That a message be sent to the House of Commons to acquaint that house with the above.
He said: Honourable senators, back about 10 years ago, I introduced a private member’s motion in the House of Commons similar to the one I have here today. It was a motion supporting a better transportation system for Newfoundland and Labrador, including a tunnel, and it received the unanimous support of all parties and members in the House of Commons. Now, I think it’s appropriate to bring a motion here to the Senate and again ask that the Government of Canada study the idea of a tunnel connecting the island of Newfoundland to the mainland of Canada, in the Labrador Straits area.
I am of the opinion that a tunnel is needed more than ever for reasons I will outline, if such a project is viable in either an economic or a political sense. The short answer is that I really don’t know if it is, but I do feel that it’s time we found out. We should do an evaluation.
I’m not alone in thinking that way, and, as a result, I must salute our premier, Premier Ball, because, only a few days ago, the Newfoundland government updated a 2004 study on a Labrador-island fixed link. That new pre-feasibility study talks about an 18-kilometre board rail tunnel that will cost $1.6 billion and take 15 years to build.
Such a tunnel could shuttle up to 400 vehicles an hour between the island and Labrador, eliminating the ferry run across the Strait of Belle Isle and also taking 60 per cent of the traffic currently using the Marine Atlantic Gulf ferry. The premier says that the next step in the process is a $23 million formal feasibility study, and I would encourage the federal government to assist generously in funding that study. I believe the province is serious about it, and it deserves national support.
I’ve also heard that the federal Liberal party, only last weekend, passed a resolution at their annual convention in support of that kind of concept. So this resolution today is appropriate indeed, and I’m extremely happy to know that many of us now have “tunnel vision.”
The island of Newfoundland is the sixteenth-largest island in the world. At its narrowest point, it’s only 15 kilometres from the Canadian mainland and the continent of North America. In just about any other modern country, I can’t imagine a tunnel not having been constructed, especially when one considers the fact that tunnels exist today that are much longer in length. A tunnel that is 54 kilometres long was constructed in Japan. This is not a new concept. It’s fairly common today in China and Norway and many other places.
The main reasons I support the concept of a tunnel are outlined in the motion — to facilitate greater economic development in Canada’s Northeast and to further strengthen national unity. In an effort to do that, I must point out that taking that 150-kilometre trip from Nova Scotia to Newfoundland across the Gulf of St. Lawrence is not an easy trek, and it’s not conducive to people visiting the island. It’s not a cheap venture either for a tourist, and let me give you an example. A 28-foot mini bus, with two adults and two children, will set you back $604.68 return. If you choose to get a cabin to sleep in, it will cost an additional $252 return. A few meals with that and two or three fill ups of gas, and you have $1,000 gone before you begin a vacation. There is the problem. How do we get the number of visitors up? After all, we live on an island where our road connection to Canada is a 150-kilometre ferry trip one-way, weather permitting, of course.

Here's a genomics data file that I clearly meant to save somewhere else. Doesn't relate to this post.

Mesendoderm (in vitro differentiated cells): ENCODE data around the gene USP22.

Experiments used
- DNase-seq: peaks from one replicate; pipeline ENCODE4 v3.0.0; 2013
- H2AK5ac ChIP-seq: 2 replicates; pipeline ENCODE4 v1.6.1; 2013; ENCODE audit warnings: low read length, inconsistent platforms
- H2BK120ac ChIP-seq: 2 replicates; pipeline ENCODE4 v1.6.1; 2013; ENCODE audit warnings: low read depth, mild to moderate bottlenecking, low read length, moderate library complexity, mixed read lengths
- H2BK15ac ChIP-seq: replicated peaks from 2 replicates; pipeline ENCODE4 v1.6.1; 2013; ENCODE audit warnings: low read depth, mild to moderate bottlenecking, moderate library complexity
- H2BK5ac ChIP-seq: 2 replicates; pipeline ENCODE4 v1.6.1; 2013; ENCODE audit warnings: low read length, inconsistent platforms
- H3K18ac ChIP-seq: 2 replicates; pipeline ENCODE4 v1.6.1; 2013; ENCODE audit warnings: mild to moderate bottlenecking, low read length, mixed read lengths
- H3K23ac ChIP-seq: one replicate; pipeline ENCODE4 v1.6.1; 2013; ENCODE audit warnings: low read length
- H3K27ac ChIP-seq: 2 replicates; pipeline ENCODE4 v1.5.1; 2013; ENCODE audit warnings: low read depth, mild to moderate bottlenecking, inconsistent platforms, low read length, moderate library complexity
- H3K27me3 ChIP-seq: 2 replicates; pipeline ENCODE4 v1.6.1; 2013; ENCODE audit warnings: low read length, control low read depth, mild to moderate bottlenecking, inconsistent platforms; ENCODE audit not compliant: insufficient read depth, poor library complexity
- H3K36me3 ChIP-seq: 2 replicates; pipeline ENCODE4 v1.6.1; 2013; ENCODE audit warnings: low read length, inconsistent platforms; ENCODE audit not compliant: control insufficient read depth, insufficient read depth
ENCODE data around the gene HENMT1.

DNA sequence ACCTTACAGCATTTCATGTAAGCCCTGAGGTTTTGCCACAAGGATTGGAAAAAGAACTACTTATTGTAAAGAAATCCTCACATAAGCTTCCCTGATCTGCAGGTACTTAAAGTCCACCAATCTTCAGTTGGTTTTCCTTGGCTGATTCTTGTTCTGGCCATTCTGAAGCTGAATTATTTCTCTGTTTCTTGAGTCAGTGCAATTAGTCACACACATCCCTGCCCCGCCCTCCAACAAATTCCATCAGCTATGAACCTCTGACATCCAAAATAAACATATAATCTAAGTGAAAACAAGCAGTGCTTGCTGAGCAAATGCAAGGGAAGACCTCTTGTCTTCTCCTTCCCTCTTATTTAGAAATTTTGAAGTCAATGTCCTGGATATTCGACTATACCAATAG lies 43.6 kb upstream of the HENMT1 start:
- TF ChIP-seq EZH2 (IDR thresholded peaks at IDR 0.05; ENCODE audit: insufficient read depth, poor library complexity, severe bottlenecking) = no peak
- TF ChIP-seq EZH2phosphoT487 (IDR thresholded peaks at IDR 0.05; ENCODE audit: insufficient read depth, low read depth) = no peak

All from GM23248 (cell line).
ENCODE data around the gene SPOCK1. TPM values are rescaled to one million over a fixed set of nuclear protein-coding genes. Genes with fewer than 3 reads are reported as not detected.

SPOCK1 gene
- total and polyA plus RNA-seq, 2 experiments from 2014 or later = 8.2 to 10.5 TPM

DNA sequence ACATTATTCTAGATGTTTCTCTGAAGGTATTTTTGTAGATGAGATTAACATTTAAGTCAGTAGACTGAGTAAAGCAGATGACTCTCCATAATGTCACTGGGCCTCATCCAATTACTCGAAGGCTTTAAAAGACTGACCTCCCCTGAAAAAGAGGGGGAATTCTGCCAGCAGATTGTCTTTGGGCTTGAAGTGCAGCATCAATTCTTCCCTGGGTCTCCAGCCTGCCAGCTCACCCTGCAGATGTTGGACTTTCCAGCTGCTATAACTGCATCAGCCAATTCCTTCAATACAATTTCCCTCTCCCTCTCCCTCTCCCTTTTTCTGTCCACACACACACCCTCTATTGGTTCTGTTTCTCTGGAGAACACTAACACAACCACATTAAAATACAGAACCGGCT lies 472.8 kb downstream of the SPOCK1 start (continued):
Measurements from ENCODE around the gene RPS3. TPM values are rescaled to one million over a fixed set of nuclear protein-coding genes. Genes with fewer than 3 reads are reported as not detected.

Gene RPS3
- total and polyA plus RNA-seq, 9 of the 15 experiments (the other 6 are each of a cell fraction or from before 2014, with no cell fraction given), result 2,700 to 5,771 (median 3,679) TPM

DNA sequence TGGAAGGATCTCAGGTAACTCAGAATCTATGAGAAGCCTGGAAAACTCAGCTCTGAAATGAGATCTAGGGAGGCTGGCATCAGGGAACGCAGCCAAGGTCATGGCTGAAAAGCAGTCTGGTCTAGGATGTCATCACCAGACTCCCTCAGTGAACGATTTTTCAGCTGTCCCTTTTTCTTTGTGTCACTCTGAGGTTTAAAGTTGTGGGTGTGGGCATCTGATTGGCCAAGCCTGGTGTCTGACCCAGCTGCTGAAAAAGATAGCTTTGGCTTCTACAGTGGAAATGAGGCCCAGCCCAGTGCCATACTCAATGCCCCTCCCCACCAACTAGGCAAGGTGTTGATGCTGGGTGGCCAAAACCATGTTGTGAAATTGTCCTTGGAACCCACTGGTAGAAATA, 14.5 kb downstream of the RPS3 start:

I would be remiss if I didn’t mention that most of Newfoundland’s fresh food supply depends on the ferry service, which is often disrupted for days on end due to weather and ice conditions. As for the braver tourists using that ferry system during that time of year, the possibility of being bumped by a truckload of fresh lettuce can’t be a promising prospect. We need only look to the province of P.E.I. for some direction. The construction of the Confederation Bridge has transformed the economy of P.E.I. and it is my hope that a tunnel would do the same for the economy of Newfoundland.
The benefits of a tunnel extend far beyond Newfoundland and Labrador. The various municipal leaders along the Quebec North Shore, the Labrador Straits and Newfoundland’s Northern Peninsula have been lobbying the federal and provincial governments in favour of a tunnel for years.
The Government of Quebec is still working on Route 138, which will link Quebec City with the Quebec North Shore and all of Labrador. Indeed, Quebec residents in Fermont will then be able to drive to Quebec City via the Trans-Labrador Highway and Route 138.
The completion of Route 138 will facilitate the further economic development of forest and mineral resources of the whole Labrador Peninsula. Building a tunnel under the Strait of Belle Isle would allow for an expansion of the tourism industry all over the entire region. For the first time ever, tourists from all over North America would be able to drive to and through Labrador and onto the island of Newfoundland. Such a transportation loop would be a tremendous economic boost to most of the people and communities in Canada’s northeast.
Earlier, I mentioned that the tunnel would further strengthen national unity. Allow me to elaborate.
The Province of Quebec and the Province of Newfoundland and Labrador are well known for their rivalry in the development of the hydroelectric potential of the Labrador Peninsula, but cultural uniqueness is one thing both provinces have in common.